Cory Gardner is not going to win big.
The Republican Colorado Senate candidate has spent much of the past six months in the mid-40s in head-to-head matchups against Senator Mark Udall, trailing in 13 of the last 15 polls. Gardner’s best showing was 47 percent in July’s CBS News/New York Times poll; his worst was 41 percent in that month’s NBC News/Wall Street Journal poll.
And yet, he’s still around, trailing slightly against an incumbent who’s also stuck in the mid-40s.
The national political environment is perhaps even worse for Democrats this year than in 2010. Obama’s approval numbers are dismal, and the news cycles feature one calamity after another, plenty of fodder for a challenger: unaccompanied illegal-immigrant children at the border, Obamacare’s painful implementation, chaos in Russia, Iraq, and Syria, and a job market that remains uninspiring. Yet Gardner and Thom Tillis in North Carolina, running against Senator Kay Hagan, can’t seem to consistently take the lead against opponents considered vulnerable.
One obvious reason is the advantages of incumbency. In every state that Romney won that features an open-seat Senate race, the Republican candidate is cruising to victory: Steve Daines in Montana, Mike Rounds in South Dakota, Shelley Moore Capito in West Virginia, Ben Sasse in Nebraska. But every Romney-won state with a Democratic incumbent features a close battle, where the Republican challenger sometimes enjoys the lead but can’t quite put it away. Besides Colorado and North Carolina, there’s Tom Cotton in Arkansas, Bill Cassidy in Louisiana, and Dan Sullivan in Alaska.
Beating a Democratic incumbent is strikingly rare: Since 1982, Republicans have flipped only twelve Democratic Senate seats where the incumbent was running again. Democrats have done it 38 times, including defeating seven GOP incumbents in 1986 and six in 2006.
In the 2010 cycle, the other midterm under President Obama, Republicans gained six seats, but only two of those came from defeating incumbents: John Boozman beat Blanche Lincoln in Arkansas, and Ron Johnson beat Russ Feingold in Wisconsin.
So how do the Republicans plan to knock off Udall and Hagan?
It may surprise you to hear that, by one measurement, Colorado is still a Republican state. As the Denver Post’s Mark Matthews reported, “As of Sept. 1, there were roughly 57,000 more registered Republicans in Colorado than registered Democrats. Last year the GOP’s edge in registration was about 28,000 — roughly half that.”
And according to Republican National Committee research data that matched Colorado voters who cast ballots to their party registration, Republicans have actually turned out more voters than Democrats have for the past four cycles:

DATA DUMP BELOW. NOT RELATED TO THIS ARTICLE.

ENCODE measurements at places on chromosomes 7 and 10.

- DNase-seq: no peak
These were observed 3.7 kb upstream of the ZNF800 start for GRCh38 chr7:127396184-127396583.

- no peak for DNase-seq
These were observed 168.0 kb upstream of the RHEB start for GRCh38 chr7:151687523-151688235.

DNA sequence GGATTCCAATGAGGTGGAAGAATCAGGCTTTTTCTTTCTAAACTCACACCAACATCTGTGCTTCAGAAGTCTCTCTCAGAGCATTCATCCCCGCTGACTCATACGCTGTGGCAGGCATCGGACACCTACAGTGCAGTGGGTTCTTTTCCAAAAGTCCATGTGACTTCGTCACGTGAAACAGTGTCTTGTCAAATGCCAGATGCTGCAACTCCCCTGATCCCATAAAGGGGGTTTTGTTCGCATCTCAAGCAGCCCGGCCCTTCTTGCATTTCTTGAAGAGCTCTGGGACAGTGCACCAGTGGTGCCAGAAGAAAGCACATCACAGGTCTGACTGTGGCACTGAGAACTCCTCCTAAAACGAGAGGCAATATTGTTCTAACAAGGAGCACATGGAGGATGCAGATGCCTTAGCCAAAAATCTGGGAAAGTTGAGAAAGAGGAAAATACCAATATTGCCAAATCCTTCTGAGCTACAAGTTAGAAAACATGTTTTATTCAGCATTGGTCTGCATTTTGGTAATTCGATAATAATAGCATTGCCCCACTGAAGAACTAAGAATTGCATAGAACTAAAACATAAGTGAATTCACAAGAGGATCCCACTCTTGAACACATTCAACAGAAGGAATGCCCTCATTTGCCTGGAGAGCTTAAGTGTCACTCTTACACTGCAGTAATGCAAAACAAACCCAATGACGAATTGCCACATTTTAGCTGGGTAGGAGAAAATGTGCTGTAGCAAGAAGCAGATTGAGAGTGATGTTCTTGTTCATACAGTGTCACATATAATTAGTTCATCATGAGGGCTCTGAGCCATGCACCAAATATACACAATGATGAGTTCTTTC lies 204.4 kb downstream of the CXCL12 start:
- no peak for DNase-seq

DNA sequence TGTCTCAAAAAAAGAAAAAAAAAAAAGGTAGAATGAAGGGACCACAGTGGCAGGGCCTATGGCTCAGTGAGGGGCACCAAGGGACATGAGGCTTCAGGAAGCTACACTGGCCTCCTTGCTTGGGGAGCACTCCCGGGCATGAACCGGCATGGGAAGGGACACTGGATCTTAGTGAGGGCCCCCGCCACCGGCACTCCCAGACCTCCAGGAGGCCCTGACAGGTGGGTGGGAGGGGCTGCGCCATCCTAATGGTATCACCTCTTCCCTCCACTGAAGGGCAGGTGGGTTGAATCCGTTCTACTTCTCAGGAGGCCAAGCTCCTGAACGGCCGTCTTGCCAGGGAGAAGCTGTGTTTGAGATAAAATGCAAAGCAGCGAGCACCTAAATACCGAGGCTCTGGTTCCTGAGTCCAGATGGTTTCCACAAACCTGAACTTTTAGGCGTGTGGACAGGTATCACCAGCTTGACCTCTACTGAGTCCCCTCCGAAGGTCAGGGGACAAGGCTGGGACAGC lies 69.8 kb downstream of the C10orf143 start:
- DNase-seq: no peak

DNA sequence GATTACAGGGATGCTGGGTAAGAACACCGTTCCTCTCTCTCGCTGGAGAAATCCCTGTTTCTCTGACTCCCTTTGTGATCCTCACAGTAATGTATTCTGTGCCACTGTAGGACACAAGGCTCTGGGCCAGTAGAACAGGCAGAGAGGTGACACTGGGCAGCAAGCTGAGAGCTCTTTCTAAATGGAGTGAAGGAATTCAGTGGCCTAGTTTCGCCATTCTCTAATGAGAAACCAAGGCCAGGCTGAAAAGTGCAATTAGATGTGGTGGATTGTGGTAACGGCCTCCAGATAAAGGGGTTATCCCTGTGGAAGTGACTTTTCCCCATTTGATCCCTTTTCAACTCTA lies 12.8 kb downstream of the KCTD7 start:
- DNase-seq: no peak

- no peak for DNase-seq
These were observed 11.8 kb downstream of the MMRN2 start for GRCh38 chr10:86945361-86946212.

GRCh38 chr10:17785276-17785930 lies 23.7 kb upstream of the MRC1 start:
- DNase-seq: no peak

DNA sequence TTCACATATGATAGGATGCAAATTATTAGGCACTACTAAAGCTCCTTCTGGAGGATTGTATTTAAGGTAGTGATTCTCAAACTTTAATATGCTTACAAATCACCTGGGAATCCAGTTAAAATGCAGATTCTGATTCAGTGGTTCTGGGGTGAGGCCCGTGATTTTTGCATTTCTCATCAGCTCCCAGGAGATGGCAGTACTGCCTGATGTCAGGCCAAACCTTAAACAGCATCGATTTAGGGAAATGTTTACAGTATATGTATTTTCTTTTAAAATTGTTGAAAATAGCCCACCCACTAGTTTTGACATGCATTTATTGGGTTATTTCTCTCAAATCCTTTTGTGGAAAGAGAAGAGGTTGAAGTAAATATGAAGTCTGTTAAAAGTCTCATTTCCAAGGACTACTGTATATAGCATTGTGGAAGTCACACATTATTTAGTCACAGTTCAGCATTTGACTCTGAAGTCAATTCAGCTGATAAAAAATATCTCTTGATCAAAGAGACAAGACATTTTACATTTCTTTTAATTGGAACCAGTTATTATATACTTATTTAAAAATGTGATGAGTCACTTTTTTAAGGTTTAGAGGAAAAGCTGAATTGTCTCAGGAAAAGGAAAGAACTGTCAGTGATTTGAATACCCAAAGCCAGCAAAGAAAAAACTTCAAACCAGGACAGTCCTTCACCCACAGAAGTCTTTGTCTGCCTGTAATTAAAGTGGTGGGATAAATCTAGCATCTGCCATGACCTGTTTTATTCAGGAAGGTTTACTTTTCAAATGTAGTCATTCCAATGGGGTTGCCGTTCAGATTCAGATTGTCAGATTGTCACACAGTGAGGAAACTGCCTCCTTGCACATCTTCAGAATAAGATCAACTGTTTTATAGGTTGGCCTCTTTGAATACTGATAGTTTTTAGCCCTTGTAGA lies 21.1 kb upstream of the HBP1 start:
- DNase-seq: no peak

2006: 39 percent Republican/34 percent Democrat/27 percent Independent
2008: 35 percent Republican/34 percent Democrat/31 percent Independent
2010: 39 percent Republican/33 percent Democrat/28 percent Independent
2012: 34 percent Republican/33 percent Democrat/33 percent Independent
So why has each of the past three cycles featured some disappointing loss for Republicans in Colorado? For starters, GOP candidates tend to lose the independent vote there; Colorado’s independents tend to lean more to the left or to be somewhat libertarian.
And Udall should do quite well with the independent vote in 2014, or at least much better than, say, Mark Pryor in Arkansas or Mark Begich in Alaska. In the latest Denver Post poll, Udall leads, 45 percent to 35 percent, among independents. But they’re a shaky foundation for a lead; independents are one of the demographics least likely to show up and vote in a midterm election.
Note that in the above figures, the Republican advantage is considerably higher in midterm years. Strategists close to the Gardner campaign are hoping for a similar margin in 2014 — though, out of caution, they are basing their turnout calculations on a much closer one. They’re also hoping that Gardner will do slightly better among rural Democratic voters than the average Republican would. The aim is to keep Udall in the high 80s of the Democratic vote, while Gardner captures 90 percent or more of the Republican vote.
The Gardner campaign’s messaging effort is simple: Find people who want a senator who will be a “check and balance” against President Obama and who are not yet committed to voting for Gardner. The good news for the Republican candidate is that there is a healthy supply of these voters: The NBC News/Marist poll in Colorado put Obama’s job approval at 39 percent, versus 53 percent disapproval.